Man was made to worship. It’s in his DNA, so to speak, to reach out towards and even to surrender to a Higher Power. The object of his worship will either be the one true God, or any of the myriad of false substitutes like pornography or alcohol (or other drugs) or even human esteem.
One example of a substitute religion is the world of professional sports. Don’t get me wrong. I am a certified sports fan. I grew up playing hockey in Nova Scotia competitive hockey (hating the Habs, and loving the Blackhawks), golfing with my dad, and I still love a robust game of racquetball. So I appreciate the prowess and hard work it takes to become an A-list athlete (which I am most assuredly not). Sports team membership is also an important rite of passage for many young people.
I’m talking about the broader structure of how professional sports are presented to the public, and how the sports business is conducted. It bears a close resemblance to civic religion, complete with the marks of secular liturgy.
- You have the opening processional hymn known as the national anthem.
- There are moments of reverential silence in which thousands bow their heads.
- Sometimes there is the recitation of the Creed known as the Pledge of Allegiance.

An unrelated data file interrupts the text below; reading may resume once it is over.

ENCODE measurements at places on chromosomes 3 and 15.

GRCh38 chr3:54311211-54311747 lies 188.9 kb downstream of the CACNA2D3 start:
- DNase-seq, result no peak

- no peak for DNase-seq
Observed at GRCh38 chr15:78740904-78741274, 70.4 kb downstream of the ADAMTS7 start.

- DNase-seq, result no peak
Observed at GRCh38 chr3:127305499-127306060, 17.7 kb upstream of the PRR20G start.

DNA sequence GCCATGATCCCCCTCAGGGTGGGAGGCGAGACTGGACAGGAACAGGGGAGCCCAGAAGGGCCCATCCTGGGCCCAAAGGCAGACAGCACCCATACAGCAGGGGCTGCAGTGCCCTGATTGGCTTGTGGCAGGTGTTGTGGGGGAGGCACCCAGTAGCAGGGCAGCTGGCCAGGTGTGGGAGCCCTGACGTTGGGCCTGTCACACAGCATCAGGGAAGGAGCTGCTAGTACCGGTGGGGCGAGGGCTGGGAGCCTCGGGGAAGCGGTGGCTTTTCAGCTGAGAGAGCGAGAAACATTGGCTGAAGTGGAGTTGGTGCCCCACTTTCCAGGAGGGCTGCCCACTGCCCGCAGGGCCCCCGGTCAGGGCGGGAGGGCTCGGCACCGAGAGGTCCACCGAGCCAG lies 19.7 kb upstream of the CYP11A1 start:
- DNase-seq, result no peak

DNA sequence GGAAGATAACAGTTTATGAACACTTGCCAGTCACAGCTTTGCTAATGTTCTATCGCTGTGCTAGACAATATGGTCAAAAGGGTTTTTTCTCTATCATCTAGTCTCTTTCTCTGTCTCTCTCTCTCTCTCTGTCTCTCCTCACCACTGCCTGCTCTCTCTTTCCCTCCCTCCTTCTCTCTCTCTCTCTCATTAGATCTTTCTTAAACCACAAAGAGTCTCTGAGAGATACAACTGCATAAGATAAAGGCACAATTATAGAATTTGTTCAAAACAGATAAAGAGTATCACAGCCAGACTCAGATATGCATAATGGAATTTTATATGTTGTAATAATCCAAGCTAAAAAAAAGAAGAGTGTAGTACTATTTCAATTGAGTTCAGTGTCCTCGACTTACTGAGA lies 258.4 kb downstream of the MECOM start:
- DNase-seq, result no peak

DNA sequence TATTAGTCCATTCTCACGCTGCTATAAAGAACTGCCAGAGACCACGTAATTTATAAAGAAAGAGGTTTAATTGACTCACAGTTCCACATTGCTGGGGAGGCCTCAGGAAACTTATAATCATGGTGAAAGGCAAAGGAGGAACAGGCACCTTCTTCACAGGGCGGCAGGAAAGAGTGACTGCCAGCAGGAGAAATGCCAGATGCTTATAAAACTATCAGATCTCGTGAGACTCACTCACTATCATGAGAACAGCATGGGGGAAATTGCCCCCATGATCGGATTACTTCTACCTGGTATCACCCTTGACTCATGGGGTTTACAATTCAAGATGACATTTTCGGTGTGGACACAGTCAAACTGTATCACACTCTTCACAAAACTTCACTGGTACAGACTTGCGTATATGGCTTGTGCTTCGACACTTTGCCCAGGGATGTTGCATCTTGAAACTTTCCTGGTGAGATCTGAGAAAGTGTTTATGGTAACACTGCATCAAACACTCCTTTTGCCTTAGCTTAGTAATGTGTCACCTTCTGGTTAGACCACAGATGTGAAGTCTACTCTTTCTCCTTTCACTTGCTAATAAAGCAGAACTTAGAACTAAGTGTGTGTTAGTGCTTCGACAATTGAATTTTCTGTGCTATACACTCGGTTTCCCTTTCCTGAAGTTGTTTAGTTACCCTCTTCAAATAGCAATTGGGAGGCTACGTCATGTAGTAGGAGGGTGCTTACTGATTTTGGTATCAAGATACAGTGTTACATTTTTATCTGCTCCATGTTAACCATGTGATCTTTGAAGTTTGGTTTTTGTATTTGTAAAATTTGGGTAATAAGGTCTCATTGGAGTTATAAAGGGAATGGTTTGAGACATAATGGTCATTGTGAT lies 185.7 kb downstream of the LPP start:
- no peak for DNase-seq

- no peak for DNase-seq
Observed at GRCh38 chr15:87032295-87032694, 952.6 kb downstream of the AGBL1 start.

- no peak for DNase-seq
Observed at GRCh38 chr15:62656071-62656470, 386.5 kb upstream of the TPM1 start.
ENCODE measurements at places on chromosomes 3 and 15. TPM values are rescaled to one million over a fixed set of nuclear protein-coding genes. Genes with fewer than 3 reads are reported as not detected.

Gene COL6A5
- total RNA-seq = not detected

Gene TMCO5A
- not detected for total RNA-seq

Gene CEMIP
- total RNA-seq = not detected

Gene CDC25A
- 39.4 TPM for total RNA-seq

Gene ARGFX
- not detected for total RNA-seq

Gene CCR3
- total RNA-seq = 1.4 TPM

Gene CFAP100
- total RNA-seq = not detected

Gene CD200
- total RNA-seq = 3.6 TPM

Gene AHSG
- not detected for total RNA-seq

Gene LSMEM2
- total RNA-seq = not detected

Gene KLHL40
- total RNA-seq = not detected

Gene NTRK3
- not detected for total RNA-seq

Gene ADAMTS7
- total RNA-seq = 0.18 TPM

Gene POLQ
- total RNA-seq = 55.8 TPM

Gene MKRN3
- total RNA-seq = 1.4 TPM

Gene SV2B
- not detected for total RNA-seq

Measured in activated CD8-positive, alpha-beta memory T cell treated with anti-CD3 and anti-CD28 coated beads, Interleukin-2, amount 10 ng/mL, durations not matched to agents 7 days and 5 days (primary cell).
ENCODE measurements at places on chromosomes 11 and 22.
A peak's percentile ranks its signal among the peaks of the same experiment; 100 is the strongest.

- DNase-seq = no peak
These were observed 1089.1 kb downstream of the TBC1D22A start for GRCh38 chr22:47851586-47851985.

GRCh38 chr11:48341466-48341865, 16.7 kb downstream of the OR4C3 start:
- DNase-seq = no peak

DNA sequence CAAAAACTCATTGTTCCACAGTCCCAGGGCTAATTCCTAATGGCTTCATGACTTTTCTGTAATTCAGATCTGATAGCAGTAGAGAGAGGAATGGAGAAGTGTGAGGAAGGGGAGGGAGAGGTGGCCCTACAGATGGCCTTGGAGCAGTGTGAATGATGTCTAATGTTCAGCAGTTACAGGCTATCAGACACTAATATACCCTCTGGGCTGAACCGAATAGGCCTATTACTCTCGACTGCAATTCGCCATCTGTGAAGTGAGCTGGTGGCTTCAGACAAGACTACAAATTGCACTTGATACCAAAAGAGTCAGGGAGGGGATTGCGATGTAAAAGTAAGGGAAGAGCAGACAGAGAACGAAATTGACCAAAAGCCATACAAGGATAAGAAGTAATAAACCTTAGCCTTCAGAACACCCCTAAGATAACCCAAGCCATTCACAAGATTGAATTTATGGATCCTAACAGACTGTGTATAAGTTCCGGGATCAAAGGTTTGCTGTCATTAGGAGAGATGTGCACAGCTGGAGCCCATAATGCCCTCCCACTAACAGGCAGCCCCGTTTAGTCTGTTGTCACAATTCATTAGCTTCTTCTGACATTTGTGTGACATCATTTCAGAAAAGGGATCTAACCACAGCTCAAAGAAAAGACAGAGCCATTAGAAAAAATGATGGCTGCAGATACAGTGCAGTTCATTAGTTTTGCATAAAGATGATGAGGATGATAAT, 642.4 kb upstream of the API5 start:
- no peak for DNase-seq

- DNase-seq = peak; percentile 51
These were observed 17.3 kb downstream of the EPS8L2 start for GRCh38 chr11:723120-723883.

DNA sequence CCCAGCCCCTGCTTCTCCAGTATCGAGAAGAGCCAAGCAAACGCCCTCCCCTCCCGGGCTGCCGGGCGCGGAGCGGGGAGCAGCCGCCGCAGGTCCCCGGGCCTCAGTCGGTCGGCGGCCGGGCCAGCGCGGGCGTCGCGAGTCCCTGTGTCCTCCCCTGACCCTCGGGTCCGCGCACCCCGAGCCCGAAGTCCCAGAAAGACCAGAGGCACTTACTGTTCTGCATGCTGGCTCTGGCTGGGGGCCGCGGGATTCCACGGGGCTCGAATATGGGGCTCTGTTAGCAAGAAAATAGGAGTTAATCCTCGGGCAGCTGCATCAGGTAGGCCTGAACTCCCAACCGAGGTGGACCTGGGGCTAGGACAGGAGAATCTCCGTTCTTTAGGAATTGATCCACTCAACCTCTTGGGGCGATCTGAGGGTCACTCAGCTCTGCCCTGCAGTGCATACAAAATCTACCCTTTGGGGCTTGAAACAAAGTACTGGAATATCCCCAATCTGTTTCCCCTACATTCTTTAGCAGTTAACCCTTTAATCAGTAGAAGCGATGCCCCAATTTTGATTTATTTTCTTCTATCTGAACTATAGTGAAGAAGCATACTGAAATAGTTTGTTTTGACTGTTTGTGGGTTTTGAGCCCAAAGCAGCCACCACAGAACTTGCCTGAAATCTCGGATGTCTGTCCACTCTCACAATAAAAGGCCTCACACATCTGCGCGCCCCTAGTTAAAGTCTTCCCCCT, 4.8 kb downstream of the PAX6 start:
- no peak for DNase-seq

- The religion has holy cards or icons in the form of baseball cards, so fans can be inspired to imitate the virility of the athletes, much the same as the faithful are inspired to imitate the virtues of the saints.
- Instead of vocational directors, the religion has talent scouts.
- The big liturgical event that goes down once a year—known variously as the Super Bowl, the World Series, the Masters, the Stanley Cup, Wimbledon, and the World Cup—is the primordial clash on the field in which the fans in the stands vicariously participate in the battle between good (our team) and evil (their team).
- And what is the name of the heaven where the best athletes go? The Hall of Fame, or course, a tiny imitation of eternity.
Not surprisingly, today’s professional athletes are unquestionably celebrities, which is why we call them stars. What’s a star? Biblically, it’s a being of the heavens. The Latin root of the word celebrity is celebritas meaning famous, or thronged, which connotes something of a solemn rite.
Deep in our race, there is some inchoate to find the sacred in the profane.
Following the Big Game, with players as clergy, the laity are called to go out (ite, missa est) to bring the spirit of sportsmanship and excellence into the world.
Again, Christians have good reason to love the sporting life and the lessons it teaches. St. Paul employed athletically themed metaphors like running and boxing to communicate the gospel (2 Tim 4). Historically, the popes have been avid sports fans, and have communicated this to the universal Church.
The problem enters in when something inherently good is abused, when a relative good—subordinated to the good of spending time with family and with God in worship—is made an end in itself.
“Honey, kids, I want to say one last thing before I die…I wish I had watched more ESPN.” —Said by no man on his deathbed, ever.
If you want a full recent papal endorsement of sports in right proportion, look no farther than that mountain climbing, slalom skiing, hiking prone Polish saint who became Pope.